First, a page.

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Post: Brett Arends’s ROI: Don’t ignore these 2 things when you’re choosing a nursing home

Now here’s some useful information.

Nursing home residents were 11% less likely to die from Covid over the past two years…if they were living in a home where the staff were unionized.

So reports a new study in the latest edition of Health Affairs (a journal covering health and health policy). It adds, not coincidentally, that unionized nursing homes weren’t just more likely to keep your loved one safe over the past two years: They were also more likely to keep the staff safe, too.

Death rates in unionized nursing homes were 10.8% lower than in nonunionized homes, the study found. And infection rates among staff were 6.8% lower.

This was true after allowing for all the other likely factors that played a role, such as where the home was, what type of operator owned it and how old the residents were on average. The study covered 13,350 nursing homes, across the Lower 48 states, reporting Covid-related resident deaths in 2020-21. In about 2,200 homes, or just under 17%, at least some of the staff were unionized.

Interestingly, the raw data showed an even bigger gap. Before accounting for all these other factors, the death rate in unionized homes was 29% lower.

This is especially fascinating as the catastrophe of Covid deaths in our country’s nursing homes is a massive scandal of epic proportions sitting in plain sight.

Health Affairs notes that 150,000 residents died with Covid in U.S. nursing homes, out of 1 million.

The study was conducted by Adam Dean, a politics professor at George Washington University, Jamie McCallum, a professor of sociology at Middlebury College, Dr. Simeon Kimmel, a professor of medicine at Boston University, and Dr. Atheendar Venkataramani, a professor of medical ethics and health policy at the University of Pennsylvania.

We can usefully put these new findings alongside several studies that have come out in the past couple of years—such as this one and this one—which find that, in general, residents seem to die much more quickly in nursing homes owned by a private-equity fund.

The logical conclusion, naturally, is that when it comes time to put someone you love in a home, you might want to look for homes that are not owned by a private-equity fund, and where the staff are in a union.

These findings shouldn’t really be a surprise.

Let’s start with PE firms. They can produce massive returns on equity, and the managers have enormous incentives to do so. And one of the ways they do it is by leveraging up companies with a lot of debt and then “sweating the assets,” as they say—meaning, running the companies as efficiently as they can. There is, in the main, nothing wrong with this. But in nursing homes, the “customers” are basically vulnerable and powerless. If you run a nursing home so lean that 90-year old residents with Alzheimer’s are sitting unattended for 6 hours, those residents can’t exercise market power by standing up, saying “this place sucks,” and marching down the road to another nursing home with better service. So, inevitably, when hard-nosed young money managers chasing $100 million incentives come into conflict with the very elderly and vulnerable, you don’t need to be a cynic or a socialist to see how it may end.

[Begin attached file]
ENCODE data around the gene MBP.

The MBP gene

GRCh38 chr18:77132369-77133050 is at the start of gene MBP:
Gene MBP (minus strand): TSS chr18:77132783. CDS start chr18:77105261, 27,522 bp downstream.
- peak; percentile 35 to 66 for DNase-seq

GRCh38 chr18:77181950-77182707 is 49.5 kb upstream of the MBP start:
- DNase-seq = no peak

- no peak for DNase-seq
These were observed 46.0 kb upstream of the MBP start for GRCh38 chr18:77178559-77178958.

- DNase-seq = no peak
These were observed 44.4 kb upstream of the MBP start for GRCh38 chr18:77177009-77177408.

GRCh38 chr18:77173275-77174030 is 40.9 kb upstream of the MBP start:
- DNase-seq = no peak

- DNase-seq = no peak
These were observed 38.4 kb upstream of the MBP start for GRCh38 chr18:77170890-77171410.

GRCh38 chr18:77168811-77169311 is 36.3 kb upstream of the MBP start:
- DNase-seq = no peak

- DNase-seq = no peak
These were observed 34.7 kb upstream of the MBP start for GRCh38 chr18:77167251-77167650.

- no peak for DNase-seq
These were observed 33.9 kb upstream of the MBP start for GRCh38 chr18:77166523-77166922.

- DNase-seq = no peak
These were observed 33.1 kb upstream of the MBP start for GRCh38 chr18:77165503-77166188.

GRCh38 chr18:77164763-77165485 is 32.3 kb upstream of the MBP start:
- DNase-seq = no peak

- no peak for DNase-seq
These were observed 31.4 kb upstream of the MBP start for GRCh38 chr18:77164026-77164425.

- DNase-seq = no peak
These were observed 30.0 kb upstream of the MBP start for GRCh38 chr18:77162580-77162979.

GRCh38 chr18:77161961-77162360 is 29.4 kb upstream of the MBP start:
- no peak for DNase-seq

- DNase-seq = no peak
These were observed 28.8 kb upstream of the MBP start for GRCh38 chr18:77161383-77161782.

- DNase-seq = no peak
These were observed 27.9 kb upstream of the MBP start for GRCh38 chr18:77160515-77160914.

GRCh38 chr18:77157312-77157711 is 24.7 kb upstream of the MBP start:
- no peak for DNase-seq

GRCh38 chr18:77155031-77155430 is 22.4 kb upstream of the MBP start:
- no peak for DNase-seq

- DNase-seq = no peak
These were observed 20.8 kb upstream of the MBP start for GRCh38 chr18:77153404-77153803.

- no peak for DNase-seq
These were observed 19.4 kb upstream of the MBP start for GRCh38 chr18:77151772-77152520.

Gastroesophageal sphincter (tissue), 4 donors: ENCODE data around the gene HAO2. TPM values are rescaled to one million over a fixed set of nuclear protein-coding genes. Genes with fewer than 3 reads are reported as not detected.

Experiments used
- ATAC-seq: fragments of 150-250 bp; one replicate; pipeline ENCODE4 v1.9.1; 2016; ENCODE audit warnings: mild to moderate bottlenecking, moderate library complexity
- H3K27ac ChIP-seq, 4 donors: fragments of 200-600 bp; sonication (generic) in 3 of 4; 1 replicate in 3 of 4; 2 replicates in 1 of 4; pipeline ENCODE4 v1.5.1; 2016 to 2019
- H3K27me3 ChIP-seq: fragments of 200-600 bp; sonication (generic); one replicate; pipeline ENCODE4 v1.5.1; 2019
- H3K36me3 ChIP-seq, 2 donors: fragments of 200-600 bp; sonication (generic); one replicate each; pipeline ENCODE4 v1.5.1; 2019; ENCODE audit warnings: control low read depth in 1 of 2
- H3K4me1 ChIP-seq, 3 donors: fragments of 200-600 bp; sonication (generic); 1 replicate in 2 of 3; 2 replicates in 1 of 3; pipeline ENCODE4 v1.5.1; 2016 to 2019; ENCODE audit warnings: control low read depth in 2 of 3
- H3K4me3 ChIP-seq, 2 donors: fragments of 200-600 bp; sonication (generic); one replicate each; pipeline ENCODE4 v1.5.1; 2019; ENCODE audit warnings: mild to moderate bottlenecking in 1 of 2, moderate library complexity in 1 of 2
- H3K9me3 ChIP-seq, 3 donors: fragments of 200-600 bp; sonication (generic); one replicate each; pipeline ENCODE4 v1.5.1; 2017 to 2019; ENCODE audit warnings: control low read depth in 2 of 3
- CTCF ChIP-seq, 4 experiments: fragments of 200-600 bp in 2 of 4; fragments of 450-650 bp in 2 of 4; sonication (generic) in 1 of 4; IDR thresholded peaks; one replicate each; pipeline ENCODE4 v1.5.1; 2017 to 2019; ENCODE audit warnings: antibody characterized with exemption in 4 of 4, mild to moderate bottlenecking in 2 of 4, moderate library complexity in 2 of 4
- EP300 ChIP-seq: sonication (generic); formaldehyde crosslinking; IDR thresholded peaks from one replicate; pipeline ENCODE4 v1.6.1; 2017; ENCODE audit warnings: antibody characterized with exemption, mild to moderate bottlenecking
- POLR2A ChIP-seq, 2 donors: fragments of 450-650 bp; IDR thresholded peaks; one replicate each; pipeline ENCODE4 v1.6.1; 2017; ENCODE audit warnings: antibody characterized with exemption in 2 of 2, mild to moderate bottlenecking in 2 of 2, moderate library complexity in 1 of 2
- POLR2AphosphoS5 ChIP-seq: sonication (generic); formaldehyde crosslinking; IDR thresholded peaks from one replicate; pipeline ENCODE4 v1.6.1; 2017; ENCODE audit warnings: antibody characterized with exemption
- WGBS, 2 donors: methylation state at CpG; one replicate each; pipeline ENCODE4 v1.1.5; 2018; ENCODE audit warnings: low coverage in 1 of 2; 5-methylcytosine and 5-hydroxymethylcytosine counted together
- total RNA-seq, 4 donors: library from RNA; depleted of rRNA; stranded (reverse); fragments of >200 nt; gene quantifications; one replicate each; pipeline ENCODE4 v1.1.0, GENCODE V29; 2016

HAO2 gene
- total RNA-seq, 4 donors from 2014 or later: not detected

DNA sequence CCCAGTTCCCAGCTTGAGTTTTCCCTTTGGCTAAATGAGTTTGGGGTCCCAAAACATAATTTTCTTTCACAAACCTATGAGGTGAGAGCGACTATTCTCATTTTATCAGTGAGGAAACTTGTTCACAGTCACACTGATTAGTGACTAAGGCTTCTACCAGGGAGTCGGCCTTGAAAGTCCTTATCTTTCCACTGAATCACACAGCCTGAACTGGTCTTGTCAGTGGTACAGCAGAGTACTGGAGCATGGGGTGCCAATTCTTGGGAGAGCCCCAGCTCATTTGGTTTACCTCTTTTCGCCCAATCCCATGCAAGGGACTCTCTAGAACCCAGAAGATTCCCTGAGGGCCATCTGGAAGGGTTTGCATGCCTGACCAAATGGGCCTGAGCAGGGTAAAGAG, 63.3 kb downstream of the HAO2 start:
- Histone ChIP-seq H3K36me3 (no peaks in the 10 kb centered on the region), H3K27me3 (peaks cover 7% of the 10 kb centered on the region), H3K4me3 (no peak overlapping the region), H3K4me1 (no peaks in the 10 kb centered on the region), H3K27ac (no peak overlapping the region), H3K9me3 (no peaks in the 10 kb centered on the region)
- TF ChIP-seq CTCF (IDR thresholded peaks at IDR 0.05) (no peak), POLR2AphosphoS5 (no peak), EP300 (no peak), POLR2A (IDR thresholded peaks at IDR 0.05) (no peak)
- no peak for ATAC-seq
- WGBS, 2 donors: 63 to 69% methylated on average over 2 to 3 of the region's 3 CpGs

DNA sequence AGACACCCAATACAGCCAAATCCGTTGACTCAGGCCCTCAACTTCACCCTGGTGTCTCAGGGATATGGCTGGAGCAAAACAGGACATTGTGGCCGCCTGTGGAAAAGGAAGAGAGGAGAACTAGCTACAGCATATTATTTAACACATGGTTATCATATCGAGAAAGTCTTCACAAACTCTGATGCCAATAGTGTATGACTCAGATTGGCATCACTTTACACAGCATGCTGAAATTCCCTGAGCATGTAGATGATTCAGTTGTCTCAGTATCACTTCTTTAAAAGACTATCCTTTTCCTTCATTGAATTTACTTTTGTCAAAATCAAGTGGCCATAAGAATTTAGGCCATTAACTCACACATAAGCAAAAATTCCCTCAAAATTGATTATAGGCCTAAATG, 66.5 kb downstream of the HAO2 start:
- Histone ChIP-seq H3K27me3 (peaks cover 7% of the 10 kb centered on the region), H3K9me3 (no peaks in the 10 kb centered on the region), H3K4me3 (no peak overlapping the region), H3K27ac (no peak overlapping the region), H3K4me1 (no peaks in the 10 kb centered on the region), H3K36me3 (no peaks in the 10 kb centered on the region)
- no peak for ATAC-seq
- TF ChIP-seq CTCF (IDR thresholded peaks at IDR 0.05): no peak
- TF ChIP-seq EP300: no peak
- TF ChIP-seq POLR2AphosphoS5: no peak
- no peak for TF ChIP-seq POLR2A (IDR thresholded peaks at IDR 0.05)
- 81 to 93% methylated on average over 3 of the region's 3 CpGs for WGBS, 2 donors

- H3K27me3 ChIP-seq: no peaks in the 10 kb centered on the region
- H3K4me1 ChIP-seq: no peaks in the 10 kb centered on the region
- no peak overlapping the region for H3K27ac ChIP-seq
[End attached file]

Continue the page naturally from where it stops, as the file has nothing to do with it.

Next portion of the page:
This does not mean all private-equity firms are bad, or even that all private-equity firms do a bad job running nursing homes. Just that the potential is there, and the incentives create clear pressures. And as the great Charlie Munger says, “show me the incentives and I will show you the outcome.”

The government is looking into the issue. President Biden has recently promised steps including regulations to protect nursing home residents better.

Now let’s talk about unionization.

I am not a naive union cheerleader. I lived in Britain in the late 1970s, when the unions abused their power so badly that even former organizers will admit it after a few drinks.

But there are several ways that unions may have played a big role in keeping nursing home residents safer during the pandemic, and may do so in the future. They include the obvious things like forcing management to spend more money on health and safety equipment and measures. Unions can force management to provide paid sick leave. Astonishing but true: Many nursing homes didn’t have this, with the result that people with Covid symptoms had to soldier in anyway.

Imagine our shock when this led to more infections, and deaths.

Here’s a much simpler way unions can do good: They can also force management just to listen to the front line staff.

One of the most common mistakes people in the C-Suites make—and they do so again and again—is listening to everybody but the people on the shop or factory floor. They seem to be allergic to it. Maybe it’s snobbery, or fear, or just stupidity. Who knows?

If nursing home executives wanted to know in a hurry two years ago where the Covid vulnerabilities were, they just had to ask the people who worked there every day. And not just the nurses. The lowest paid workers as well.

Apparently, those running unionized homes did. They probably didn’t have much of a choice. The unions spoke up.

Back when I was a management consultant, I realized that many executives were so uncomfortable listening to their own staff that they would hire Ivy League MBAs to do it for them. At a ridiculous cost, I might add.

And it’s fascinating watching big companies now trying to stop their workers forming unions. Memo to the CEOs: If you just listen to your staff more, and more often, they might not want to.

Meanwhile, the data show that your loved one is more likely to be OK in a home where staff are in a union, and which isn’t owned by an industry designed for ruthless returns on equity. Useful information.

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